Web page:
In Wichita Falls, Texas, there is a strange building that is four stories tall and very skinny. It sits on a corner near downtown Wichita Falls on Seventh Street and LaSalle Street, and how it got built is even stranger than the way the building looks. There is an interesting tale behind the structure that is called “The Littlest Skyscraper in the World.”
The world’s littlest skyscraper is officially called the Newby–McMahon Building. The red brick building is four stories, 10 feet wide and 16 feet long, 40 feet high, and has 118 square feet per floor.
Things started in 1906 when Gus Newby built a two-room building next to a vacant lot where the world’s littlest skyscraper would end up. Nothing happened for 13 years until Newby rented one of his rooms to six businessmen in 1919. One of those businessmen was JD McMahon, a petroleum landman from Philadelphia.
McMahon was looking for investors for a bold new project. He wanted to build a new skyscraper that had room for apartments, offices, and retail businesses, but he wouldn’t give a location where he planned to build it. He secured $200,000 in stock (about $2.9 million in today’s dollars) from investors by showing them blueprints of a massive building 480 feet high with 48 stories. People were willing to give over their new money that the area’s oil boom had brought on only years before.
Next to Newby’s building was a vacant lot that was owned by Newby’s niece, Mabel Jones, who lived in Oklahoma. One day, a construction crew and materials showed up on the site, and a building was soon constructed. It was assumed that Mabel Jones was cashing in on the need for office space because of the oil boom and that she attached her building to her Uncle’s two-room structure. But Jones had no idea the building was being constructed on her land. It was McMahon’s building, and he didn’t own the land.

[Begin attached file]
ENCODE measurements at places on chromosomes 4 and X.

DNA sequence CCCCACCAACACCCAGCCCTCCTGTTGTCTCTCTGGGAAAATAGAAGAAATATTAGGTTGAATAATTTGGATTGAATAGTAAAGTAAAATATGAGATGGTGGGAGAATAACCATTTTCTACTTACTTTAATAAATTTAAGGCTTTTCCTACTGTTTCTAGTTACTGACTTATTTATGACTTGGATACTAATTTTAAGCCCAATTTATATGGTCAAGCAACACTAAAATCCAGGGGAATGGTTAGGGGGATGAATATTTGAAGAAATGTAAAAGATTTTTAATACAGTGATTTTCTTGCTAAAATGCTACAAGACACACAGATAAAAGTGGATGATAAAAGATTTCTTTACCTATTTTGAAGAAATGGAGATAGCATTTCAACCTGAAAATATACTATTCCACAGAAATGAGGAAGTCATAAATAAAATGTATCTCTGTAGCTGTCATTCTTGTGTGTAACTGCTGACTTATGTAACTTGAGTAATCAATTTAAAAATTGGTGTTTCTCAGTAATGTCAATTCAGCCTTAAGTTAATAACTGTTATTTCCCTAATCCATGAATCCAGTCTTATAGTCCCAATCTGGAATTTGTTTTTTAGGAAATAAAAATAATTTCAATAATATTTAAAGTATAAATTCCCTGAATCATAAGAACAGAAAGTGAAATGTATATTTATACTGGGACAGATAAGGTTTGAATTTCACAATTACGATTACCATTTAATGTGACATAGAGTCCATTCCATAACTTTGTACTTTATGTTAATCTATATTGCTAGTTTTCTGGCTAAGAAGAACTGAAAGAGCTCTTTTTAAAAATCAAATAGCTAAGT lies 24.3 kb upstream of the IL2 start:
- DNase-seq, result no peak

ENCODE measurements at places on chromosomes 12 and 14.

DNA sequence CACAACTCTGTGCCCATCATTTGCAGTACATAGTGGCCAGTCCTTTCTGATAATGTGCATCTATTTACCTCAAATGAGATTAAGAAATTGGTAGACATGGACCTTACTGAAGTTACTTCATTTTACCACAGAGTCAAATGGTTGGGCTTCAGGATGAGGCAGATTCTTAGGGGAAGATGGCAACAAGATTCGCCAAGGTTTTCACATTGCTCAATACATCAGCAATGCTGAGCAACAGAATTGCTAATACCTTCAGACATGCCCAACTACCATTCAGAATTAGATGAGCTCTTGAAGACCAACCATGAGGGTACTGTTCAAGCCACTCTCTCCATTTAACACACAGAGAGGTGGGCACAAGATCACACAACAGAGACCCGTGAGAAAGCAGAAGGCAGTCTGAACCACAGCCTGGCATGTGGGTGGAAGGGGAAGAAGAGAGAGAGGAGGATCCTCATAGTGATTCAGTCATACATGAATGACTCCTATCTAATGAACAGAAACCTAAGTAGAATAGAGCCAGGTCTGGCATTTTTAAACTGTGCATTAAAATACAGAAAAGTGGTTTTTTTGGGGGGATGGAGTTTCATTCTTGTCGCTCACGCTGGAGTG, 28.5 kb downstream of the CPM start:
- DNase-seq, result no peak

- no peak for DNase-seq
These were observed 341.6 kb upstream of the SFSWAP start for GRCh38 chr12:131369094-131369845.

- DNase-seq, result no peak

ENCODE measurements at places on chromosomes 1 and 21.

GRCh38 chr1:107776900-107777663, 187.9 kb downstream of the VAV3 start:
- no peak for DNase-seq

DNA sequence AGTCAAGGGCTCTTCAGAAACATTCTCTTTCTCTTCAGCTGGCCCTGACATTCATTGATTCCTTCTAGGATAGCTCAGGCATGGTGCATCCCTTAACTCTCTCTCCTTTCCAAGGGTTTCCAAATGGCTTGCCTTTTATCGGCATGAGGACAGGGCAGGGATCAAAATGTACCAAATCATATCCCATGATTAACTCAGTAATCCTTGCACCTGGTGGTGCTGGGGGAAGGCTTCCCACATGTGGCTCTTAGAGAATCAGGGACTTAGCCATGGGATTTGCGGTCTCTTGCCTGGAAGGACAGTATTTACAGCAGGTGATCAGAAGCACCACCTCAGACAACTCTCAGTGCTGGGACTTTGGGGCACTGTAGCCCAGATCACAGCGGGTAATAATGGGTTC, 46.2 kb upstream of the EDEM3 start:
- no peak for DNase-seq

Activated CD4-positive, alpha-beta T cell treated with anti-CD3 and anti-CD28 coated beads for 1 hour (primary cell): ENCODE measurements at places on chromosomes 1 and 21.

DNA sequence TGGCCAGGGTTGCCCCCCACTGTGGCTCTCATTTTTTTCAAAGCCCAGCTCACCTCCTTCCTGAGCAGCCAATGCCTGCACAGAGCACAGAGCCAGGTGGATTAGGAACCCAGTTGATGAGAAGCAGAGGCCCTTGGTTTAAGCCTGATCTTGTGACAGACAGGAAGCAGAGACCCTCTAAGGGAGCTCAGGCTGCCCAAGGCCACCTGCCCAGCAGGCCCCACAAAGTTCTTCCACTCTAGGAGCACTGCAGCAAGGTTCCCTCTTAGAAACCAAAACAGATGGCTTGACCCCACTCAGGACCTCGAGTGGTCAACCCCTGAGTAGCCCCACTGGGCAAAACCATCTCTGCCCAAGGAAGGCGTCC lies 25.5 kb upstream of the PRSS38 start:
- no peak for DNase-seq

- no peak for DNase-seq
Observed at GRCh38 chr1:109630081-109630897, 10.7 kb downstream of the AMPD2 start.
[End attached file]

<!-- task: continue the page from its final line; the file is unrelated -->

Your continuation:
But the building was odd. It was small, had only a front door, was four stories, and had two windows on the front of each floor with three windows on one side. There weren’t even any stairs in the building to get to each small floor. It wasn’t quite what investors had expected. By the time anyone realized that the building would stay a skinny, four-story structure, McMahon had skipped town and left with the investors’ money.
When the blueprints were more closely scrutinized, investors found that they had given money, not for a 480-foot high structure, but for a 480-inch high structure. The blueprints had an extra apostrophe next to each dimension, turning what they assumed was square feet into what was actually square inches.
The investors tried to sue but discovered they had no case. They had signed off on the blueprints that showed the building’s dimensions were in inches, and any effort to find McMahon to get their money back failed.
In the 1920s, the building was thought of as an embarrassment and worthless by the residents of Wichita Falls, but Robert Ripley, who wrote the Ripley’s Believe It or Not! syndicated column, supposedly gave it the title of “the world’s littlest skyscraper,” a name that stuck with it through the years.
After the oil boom ended a few years later, the building was abandoned and gutted in a fire in 1931. It escaped demolition numerous times and changed ownership multiple times before it was deeded to the city of Wichita Falls.
In 1986, the city gave over the building to the Wichita County Heritage Society with the hope of restoring it, but the costs proved to be prohibitive to the organization. The building ended up in the hands of Dick Bundy and other partners after the city hired the architectural firm of Bundy, Young, Sims & Potter to stabilize it. They remodeled the structure where today it is a tourist attraction, a Texas Historic Landmark, and is on the National Register of Historic Places. No one is quite sure whatever happened to the man that started it all, JD McMahon.
Sources: New Braunfels Herald-Zeitung, The Odessa American, Texas Co-op Power, Wichita Falls TX